Governments, the private sector and civil society must work together continuously to develop and implement policies and practices that improve migrants’ lives, NGOs say.
On Wednesday, 29 May, civil society organizations reminded representatives of States gathered at the Friends of the Global Forum on Migration and Development (GFMD)’s meeting that the work to improve migrants’ lives requires year-long cooperation following an agreed-upon roadmap.
While the GFMD is “informal and not binding,” States still need to “agree on concrete recommendations” regarding both “good practice” and “migration policies,” with a clear “call to implement them,” said ICMC’s Director of Policy Stéphane Jaquemet as he delivered a statement by civil society organizations.
GFMD participants need to achieve “the individual and collective willingness to move on. A positive discussion is not going to improve the lives of migrants unless we have clear objectives, clear benchmarks and outcomes,” the statement reads.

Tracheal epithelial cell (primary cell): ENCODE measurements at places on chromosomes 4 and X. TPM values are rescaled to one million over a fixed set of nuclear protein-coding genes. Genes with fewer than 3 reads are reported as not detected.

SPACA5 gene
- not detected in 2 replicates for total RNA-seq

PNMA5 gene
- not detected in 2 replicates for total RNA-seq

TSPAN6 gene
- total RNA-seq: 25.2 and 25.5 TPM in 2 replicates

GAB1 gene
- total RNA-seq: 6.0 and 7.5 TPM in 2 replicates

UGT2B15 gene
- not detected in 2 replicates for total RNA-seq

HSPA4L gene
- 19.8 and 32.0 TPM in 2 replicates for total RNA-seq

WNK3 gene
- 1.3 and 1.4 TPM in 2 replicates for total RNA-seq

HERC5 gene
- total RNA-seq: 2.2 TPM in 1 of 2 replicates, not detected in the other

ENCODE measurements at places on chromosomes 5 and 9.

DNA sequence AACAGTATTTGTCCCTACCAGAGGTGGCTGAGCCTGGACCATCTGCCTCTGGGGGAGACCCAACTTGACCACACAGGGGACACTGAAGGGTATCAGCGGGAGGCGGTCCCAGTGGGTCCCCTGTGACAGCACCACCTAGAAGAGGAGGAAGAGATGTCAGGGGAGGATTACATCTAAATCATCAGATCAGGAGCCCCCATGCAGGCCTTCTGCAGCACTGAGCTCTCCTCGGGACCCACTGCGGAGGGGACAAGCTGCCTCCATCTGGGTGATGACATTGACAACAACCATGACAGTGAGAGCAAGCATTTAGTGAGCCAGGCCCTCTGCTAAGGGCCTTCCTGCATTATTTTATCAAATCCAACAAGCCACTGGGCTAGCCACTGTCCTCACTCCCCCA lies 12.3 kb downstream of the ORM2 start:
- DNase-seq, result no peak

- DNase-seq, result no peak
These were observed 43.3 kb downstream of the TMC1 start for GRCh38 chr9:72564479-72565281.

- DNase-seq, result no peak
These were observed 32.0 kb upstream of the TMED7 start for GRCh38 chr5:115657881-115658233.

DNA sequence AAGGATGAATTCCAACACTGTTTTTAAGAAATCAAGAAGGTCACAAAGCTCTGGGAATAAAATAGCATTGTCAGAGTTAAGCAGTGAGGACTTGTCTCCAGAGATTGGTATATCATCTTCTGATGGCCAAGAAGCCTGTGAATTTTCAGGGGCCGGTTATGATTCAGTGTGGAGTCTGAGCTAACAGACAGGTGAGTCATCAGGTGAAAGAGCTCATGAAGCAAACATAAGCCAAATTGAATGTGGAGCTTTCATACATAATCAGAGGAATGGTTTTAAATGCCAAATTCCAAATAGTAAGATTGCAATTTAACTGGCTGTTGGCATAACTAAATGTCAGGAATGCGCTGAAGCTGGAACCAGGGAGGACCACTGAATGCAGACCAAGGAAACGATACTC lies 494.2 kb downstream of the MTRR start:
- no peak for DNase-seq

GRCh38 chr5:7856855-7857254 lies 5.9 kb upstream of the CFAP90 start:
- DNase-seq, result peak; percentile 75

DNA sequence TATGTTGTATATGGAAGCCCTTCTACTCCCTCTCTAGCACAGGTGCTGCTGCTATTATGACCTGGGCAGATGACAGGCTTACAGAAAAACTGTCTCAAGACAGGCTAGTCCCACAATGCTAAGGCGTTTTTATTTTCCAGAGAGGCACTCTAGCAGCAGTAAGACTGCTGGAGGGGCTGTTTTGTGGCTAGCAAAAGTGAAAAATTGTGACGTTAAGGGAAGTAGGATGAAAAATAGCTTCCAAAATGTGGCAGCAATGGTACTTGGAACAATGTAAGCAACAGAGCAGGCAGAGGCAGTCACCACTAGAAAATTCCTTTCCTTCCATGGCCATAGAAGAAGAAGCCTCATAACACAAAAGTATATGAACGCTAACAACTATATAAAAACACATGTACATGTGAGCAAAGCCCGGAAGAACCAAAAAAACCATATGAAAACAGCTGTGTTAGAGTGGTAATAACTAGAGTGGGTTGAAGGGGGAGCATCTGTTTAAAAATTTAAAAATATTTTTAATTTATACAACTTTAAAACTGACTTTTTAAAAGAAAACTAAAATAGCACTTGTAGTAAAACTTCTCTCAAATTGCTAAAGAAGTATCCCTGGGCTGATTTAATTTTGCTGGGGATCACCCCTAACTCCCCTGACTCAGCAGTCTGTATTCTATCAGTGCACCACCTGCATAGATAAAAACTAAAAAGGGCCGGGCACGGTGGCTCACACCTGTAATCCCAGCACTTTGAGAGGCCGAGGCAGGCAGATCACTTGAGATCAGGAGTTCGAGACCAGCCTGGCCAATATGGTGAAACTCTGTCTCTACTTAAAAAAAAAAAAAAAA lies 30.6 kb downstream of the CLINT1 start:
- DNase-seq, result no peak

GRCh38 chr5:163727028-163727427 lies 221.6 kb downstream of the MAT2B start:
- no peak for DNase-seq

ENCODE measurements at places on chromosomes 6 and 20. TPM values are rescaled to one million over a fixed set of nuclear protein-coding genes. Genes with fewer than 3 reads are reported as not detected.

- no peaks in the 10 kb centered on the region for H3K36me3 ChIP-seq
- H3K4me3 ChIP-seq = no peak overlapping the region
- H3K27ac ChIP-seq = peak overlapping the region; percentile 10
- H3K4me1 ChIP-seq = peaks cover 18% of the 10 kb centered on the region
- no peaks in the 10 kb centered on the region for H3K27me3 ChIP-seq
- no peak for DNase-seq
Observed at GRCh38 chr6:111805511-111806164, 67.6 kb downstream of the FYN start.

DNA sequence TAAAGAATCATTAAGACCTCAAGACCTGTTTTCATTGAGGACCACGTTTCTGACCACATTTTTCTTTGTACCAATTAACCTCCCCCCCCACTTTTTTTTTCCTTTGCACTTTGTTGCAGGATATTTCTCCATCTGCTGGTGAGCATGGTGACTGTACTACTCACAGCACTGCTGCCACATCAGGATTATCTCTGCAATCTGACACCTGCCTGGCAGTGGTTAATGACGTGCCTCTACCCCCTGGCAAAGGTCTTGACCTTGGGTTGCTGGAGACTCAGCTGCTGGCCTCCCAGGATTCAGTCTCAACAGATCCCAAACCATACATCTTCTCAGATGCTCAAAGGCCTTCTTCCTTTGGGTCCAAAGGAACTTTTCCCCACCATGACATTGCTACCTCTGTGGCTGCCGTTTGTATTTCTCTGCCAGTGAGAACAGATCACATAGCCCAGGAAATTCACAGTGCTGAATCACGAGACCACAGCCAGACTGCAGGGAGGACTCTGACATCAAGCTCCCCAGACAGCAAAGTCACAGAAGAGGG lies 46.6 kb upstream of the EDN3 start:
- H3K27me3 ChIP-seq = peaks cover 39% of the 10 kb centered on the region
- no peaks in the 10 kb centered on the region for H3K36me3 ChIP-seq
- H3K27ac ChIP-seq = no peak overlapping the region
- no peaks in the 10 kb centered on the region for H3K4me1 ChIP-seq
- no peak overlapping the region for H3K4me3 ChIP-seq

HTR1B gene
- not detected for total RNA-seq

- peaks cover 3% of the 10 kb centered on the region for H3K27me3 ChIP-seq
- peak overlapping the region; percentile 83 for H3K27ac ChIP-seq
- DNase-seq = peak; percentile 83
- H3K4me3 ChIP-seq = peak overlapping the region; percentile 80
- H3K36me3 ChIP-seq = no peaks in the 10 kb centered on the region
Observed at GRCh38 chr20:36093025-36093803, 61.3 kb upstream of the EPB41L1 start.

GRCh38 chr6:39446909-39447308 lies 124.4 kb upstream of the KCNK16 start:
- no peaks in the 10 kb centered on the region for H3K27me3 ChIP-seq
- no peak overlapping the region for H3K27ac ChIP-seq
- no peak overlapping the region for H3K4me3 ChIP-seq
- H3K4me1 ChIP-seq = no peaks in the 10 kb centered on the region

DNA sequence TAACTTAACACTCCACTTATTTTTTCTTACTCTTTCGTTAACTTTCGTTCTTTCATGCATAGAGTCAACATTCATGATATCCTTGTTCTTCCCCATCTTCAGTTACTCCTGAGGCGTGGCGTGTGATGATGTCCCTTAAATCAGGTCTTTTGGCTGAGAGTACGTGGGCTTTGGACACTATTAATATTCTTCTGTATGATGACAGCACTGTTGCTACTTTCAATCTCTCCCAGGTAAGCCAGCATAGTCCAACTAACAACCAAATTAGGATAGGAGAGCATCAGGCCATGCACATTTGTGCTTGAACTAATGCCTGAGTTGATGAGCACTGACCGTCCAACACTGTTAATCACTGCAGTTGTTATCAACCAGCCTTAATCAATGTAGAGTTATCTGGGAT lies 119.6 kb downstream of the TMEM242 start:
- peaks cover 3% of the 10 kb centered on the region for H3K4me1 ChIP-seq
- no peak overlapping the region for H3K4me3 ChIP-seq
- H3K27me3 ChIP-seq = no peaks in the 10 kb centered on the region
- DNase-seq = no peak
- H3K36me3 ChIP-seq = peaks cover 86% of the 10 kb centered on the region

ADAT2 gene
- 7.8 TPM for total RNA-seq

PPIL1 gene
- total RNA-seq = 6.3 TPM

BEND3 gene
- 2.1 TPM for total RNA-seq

The Global Forum on Migration and Development is an informal space created by States to exchange and build consensus on migration and development-related issues. It also includes civil society organizations, the private sector, local authorities and UN agencies. The Forum’s activities culminate each year with a week-long summit, which in 2019 will take place in November in Quito, Ecuador.
Created in 2006 by the then-Secretary General of the United Nations Kofi Annan, the Forum has taken on a new role since December 2018 with the adoption of the Global Compact for Migration (GCM). The Compact is an international agreement, adopted by over 150 states, which aims to create better living conditions for millions of migrants worldwide.
The GCM officially recognizes the Forum, inviting it to “provide a space for annual informal exchange on the implementation of the Global Compact and report the findings, best practices and innovative approaches” to the International Migration Review Forum (IMRF). The IMRF is the United Nations’ mechanism to review the implementation of the GCM.
Jaquemet also stressed the need for diverse representation among non-governmental organizations attending this year’s summit, including “grassroots and advocacy organizations from low-income countries, migrant-led NGOs, women-led NGOs, regional networks, youth representatives and trade unions, just to name a few.”